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Rochester, New York 14642


The purpose of this study is to determine the effects of music therapy-based relaxation stress/reduction strategies on the frequency/severity of toxic side-effects of marrow ablative chemotherapy and the timing of immune reconstitution in patients undergoing bone marrow/stem cell transplantation.

Study summary:

The regimen-related toxicities associated with bone marrow transplantation (BMT) can be severe and even life threatening. The overall goal of this randomized controlled pilot study in BMT patients is to determine the effect of relaxation/stress reduction strategies on: (1) the frequency/severity of toxic side effects of marrow ablative chemotherapy, and (2) the timing of immune reconstitution. Substantial literature indicates that music therapy-based interventions are effective in inducing relaxation and also affect immune function by modulating circulating and salivary levels of such agents as cortisol, immunoglobulin A, interleukin-1, natural killer cells, and a variety of other immune system-related substances. Over the past two years, we have provided music therapy-based stress reduction/relaxation interventions to a convenience sample of patients undergoing BMT. Preliminary findings from this pilot feasibility study demonstrate that patients report significantly decreased pain (p< .004) and sense of nausea (p < .001) following an intervention. Average time-to-engraftment was 13.5 (+/- 2.85) days as compared to 15.5 (+/- 4.40) days (p < .O1) for a group of historical controls matched on diagnosis, type of transplant, conditioning regimen, date of transplant, age, and gender. Although highly promising, our data are limited by lack of randomization, an appropriate control condition, measurement of psychologic factors known to influence outcome in BMT, and systematic monitoring of early phase markers of immune reconstitution that could help explain the phenomena we have observed. This proposal corrects these shortcomings and especially highlights the potential mediational effect of cytokine release on regimen-related toxicities and the timing of immune reconstitution.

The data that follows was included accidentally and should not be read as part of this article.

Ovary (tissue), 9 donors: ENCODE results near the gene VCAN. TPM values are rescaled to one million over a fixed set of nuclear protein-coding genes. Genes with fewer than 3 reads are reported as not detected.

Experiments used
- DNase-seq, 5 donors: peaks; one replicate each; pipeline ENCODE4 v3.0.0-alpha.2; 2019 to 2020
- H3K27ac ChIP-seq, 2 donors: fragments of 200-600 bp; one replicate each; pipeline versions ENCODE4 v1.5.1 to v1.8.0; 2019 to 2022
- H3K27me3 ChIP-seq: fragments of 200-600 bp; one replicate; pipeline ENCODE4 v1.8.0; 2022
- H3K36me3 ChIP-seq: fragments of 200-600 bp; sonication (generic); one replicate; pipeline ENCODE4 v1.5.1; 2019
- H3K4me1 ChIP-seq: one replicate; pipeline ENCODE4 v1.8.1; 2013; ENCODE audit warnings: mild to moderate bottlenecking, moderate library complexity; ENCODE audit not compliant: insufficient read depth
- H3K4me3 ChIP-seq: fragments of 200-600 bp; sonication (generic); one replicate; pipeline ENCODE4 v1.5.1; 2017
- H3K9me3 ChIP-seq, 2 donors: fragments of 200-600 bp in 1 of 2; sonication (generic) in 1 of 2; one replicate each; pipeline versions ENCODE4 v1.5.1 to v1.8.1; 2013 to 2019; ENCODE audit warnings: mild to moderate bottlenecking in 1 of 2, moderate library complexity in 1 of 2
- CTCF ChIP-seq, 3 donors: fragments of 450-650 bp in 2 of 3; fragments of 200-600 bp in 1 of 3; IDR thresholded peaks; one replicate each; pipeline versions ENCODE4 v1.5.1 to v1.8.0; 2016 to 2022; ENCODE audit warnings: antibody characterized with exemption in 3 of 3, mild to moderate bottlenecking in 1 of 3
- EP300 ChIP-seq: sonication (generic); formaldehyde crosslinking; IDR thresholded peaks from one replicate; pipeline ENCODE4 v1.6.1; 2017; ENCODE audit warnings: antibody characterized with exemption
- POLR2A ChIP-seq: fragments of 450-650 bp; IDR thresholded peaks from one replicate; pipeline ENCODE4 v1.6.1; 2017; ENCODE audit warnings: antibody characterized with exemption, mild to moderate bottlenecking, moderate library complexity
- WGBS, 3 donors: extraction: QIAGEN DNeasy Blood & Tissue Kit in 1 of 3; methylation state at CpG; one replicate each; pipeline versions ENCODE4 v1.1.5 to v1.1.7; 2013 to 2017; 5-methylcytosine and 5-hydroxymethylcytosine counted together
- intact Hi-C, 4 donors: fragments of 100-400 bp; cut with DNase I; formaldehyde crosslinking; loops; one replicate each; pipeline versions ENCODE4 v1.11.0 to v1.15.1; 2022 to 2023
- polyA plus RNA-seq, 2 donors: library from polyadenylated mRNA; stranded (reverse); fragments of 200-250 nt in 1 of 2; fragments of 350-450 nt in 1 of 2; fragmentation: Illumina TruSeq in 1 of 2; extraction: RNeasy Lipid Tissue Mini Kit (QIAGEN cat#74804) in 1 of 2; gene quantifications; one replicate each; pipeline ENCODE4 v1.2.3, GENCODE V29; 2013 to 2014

Inclusion: Recipient of bone marrow/stem cell transplant Exclusion: None



Primary Contact:

Principal Investigator
Olle Jane Z. Sahler, MD
University of Rochester

Backup Contact:


Location Contact:

Rochester, New York 14642
United States

There is no listed contact information for this specific location.

Site Status: N/A

Data Source: ClinicalTrials.gov

Date Processed: October 09, 2019

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